According to McNab, the way action is portrayed on TV is totally out of touch with reality – and copying the movies is precisely what will get you hurt.

“It’s all bullshit,” Andy says. “In the street, it’s all about avoidance. No matter how well trained you are in martial arts or how hard you might think you are, you run the risk of losing if you get into a knife fight. And with knives, that could mean death.”

So, the best way to survive a knife attack is simply to stay clear.

Read the full article here

Well… think I’m pretty much up-to-date with the posts now, but I’m sure if I look hard enough there’s more to find. So for the moment I’m nót gonna look too hard.

Things are great for us – We just got our Exclusive Interview with Andy, I just got sent a signed announcement poster of the National Army Museum where Andy was guest speaker, Thank you Florence!!
And Jon is getting his copy of the new Nick Stone “Brute Force” from Transworld this year. Big surprise, excellent!! I’m expecting a review soon Jon!

Hope you all enjoy the reads, seeya soon!

2008
06.11

An interview in The Telegraph – by Sarah Ewing.

The secretive and dangerous work of the Special Air Service (SAS) has been brought to the attention of a wider public by bestselling author Andy McNab. He was the most highly decorated serving soldier in the British Army when he left in 1993. He now lives on a farm in Middlesex with his daughter and wife, Jenny.

How did your childhood influence your attitude to money?
It had a huge impact on me. I was found abandoned in a carrier bag outside Guy’s Hospital in London in 1959, and was brought up by my foster parents, who later adopted me. They were decent working-class people, but money was always very tight, because they also adopted another boy and had their own young son. In the 1970s we relied on free school dinners and clothes vouchers. Money was always a concern.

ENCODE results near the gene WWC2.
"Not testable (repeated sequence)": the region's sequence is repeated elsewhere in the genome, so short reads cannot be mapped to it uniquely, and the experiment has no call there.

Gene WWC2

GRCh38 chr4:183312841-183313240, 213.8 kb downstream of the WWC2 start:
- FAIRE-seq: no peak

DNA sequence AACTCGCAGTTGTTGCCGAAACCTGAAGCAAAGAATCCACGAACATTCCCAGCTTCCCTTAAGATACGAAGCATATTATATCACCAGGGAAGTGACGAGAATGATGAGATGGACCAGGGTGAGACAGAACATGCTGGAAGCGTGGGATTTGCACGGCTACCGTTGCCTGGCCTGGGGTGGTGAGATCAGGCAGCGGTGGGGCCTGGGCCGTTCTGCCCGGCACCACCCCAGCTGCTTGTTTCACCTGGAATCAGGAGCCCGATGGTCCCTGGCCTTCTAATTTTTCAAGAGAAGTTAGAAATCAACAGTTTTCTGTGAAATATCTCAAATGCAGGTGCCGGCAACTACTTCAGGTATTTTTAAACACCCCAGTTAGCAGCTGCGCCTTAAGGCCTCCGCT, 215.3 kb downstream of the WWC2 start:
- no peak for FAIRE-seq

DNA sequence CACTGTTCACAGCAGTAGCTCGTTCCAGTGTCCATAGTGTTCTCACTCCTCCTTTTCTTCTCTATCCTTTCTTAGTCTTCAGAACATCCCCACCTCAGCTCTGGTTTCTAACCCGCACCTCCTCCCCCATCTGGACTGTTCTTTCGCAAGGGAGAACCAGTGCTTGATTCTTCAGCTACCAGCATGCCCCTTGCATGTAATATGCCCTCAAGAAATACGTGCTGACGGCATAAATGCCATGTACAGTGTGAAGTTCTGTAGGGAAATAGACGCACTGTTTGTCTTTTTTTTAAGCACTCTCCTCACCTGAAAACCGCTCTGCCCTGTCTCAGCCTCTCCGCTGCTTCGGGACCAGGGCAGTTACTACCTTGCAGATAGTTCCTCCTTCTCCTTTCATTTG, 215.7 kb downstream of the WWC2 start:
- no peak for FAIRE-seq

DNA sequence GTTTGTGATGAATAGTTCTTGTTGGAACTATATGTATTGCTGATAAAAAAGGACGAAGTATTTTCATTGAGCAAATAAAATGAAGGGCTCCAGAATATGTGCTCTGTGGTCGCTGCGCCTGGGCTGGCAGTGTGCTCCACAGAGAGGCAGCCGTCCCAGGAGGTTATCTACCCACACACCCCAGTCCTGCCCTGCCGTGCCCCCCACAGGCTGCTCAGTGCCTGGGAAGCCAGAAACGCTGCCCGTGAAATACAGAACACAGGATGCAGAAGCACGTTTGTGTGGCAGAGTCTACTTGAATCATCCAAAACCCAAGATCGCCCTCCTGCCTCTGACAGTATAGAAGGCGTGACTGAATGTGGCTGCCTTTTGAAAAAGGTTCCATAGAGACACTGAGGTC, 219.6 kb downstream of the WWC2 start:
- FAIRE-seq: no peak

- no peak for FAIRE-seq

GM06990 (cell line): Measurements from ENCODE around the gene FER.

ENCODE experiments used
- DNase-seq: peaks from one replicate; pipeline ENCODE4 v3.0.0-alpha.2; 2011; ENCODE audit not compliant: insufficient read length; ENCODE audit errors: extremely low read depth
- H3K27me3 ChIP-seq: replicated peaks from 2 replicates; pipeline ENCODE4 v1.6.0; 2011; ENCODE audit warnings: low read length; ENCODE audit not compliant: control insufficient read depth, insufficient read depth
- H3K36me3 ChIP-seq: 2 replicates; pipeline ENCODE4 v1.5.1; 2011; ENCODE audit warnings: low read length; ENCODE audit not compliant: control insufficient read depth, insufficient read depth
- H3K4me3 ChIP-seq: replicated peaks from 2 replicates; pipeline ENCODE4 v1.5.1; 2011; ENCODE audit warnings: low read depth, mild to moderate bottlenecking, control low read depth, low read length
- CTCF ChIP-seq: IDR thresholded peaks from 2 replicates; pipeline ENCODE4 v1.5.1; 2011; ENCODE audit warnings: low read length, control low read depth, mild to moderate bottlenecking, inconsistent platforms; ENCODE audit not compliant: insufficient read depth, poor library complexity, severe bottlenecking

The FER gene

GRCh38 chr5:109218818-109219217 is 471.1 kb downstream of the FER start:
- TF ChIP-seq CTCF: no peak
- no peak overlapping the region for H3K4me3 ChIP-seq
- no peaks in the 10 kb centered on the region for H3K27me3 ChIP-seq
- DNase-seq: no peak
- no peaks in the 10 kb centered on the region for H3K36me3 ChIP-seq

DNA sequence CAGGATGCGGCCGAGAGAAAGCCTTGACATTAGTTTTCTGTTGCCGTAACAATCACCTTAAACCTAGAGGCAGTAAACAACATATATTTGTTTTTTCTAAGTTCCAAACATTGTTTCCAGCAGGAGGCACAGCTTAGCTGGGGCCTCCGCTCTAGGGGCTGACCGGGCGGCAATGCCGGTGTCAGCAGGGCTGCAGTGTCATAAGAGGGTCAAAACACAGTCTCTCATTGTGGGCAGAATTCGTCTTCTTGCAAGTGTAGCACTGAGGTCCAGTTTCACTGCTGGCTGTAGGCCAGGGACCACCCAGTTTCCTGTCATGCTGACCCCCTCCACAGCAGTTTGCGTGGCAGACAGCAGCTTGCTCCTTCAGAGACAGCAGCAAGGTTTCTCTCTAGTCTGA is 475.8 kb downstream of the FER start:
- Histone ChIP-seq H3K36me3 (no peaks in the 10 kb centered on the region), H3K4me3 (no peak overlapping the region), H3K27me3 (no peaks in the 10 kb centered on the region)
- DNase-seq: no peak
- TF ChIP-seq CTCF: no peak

Does being well off now make you feel happier?
No, not exactly. Many people believe the cliché “Money can’t buy you happiness”. But it does, you know. You don’t have to worry about things, like my mum and dad did, and whether you’ve got enough money in the bank to cover bills. However, I don’t travel first class out of principle – I go business class. I can’t see the point of spending an extra four grand.

Does talking about personal wealth embarrass you?
No. I’ve spent a lot of time in New York and people there are the complete opposite of Brits, where there’s almost an embarrassment about doing well for yourself and having money. In the early days when my writing career took off, there was a funny reaction amongst my friends; some were p****d off, some were happy for me.

Go here to read the full interview in The Telegraph

2008
06.11